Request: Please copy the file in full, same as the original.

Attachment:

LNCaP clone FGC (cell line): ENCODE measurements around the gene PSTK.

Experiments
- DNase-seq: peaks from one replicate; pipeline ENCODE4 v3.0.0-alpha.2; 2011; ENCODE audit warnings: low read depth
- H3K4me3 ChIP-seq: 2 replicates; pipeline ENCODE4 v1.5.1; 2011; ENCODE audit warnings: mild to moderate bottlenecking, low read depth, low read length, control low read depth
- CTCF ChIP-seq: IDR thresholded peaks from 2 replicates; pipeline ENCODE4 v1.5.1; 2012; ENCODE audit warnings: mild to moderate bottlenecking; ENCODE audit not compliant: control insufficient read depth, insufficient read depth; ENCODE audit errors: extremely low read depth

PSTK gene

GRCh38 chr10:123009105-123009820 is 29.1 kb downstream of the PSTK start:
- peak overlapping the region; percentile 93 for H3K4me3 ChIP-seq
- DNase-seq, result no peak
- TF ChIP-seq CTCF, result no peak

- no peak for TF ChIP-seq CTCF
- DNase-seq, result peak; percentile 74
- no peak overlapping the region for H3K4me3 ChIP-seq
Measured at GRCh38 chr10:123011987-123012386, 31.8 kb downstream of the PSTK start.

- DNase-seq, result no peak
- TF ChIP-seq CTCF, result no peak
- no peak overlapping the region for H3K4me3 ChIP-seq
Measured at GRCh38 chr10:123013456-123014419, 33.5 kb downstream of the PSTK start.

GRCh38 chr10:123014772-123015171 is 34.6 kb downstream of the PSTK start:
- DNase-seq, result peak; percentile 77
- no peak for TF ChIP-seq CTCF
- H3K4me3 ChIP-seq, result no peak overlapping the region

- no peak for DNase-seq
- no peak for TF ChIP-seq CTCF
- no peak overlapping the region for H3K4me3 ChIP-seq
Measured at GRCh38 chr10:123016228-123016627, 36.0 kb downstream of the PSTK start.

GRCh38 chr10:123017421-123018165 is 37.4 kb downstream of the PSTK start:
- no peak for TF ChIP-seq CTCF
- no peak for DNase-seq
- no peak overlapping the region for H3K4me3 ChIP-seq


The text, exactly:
LNCaP clone FGC (cell line): ENCODE measurements around the gene PSTK.

Experiments
- DNase-seq: peaks from one replicate; pipeline ENCODE4 v3.0.0-alpha.2; 2011; ENCODE audit warnings: low read depth
- H3K4me3 ChIP-seq: 2 replicates; pipeline ENCODE4 v1.5.1; 2011; ENCODE audit warnings: mild to moderate bottlenecking, low read depth, low read length, control low read depth
- CTCF ChIP-seq: IDR thresholded peaks from 2 replicates; pipeline ENCODE4 v1.5.1; 2012; ENCODE audit warnings: mild to moderate bottlenecking; ENCODE audit not compliant: control insufficient read depth, insufficient read depth; ENCODE audit errors: extremely low read depth

PSTK gene

GRCh38 chr10:123009105-123009820 is 29.1 kb downstream of the PSTK start:
- peak overlapping the region; percentile 93 for H3K4me3 ChIP-seq
- DNase-seq, result no peak
- TF ChIP-seq CTCF, result no peak

- no peak for TF ChIP-seq CTCF
- DNase-seq, result peak; percentile 74
- no peak overlapping the region for H3K4me3 ChIP-seq
Measured at GRCh38 chr10:123011987-123012386, 31.8 kb downstream of the PSTK start.

- DNase-seq, result no peak
- TF ChIP-seq CTCF, result no peak
- no peak overlapping the region for H3K4me3 ChIP-seq
Measured at GRCh38 chr10:123013456-123014419, 33.5 kb downstream of the PSTK start.

GRCh38 chr10:123014772-123015171 is 34.6 kb downstream of the PSTK start:
- DNase-seq, result peak; percentile 77
- no peak for TF ChIP-seq CTCF
- H3K4me3 ChIP-seq, result no peak overlapping the region

- no peak for DNase-seq
- no peak for TF ChIP-seq CTCF
- no peak overlapping the region for H3K4me3 ChIP-seq
Measured at GRCh38 chr10:123016228-123016627, 36.0 kb downstream of the PSTK start.

GRCh38 chr10:123017421-123018165 is 37.4 kb downstream of the PSTK start:
- no peak for TF ChIP-seq CTCF
- no peak for DNase-seq
- no peak overlapping the region for H3K4me3 ChIP-seq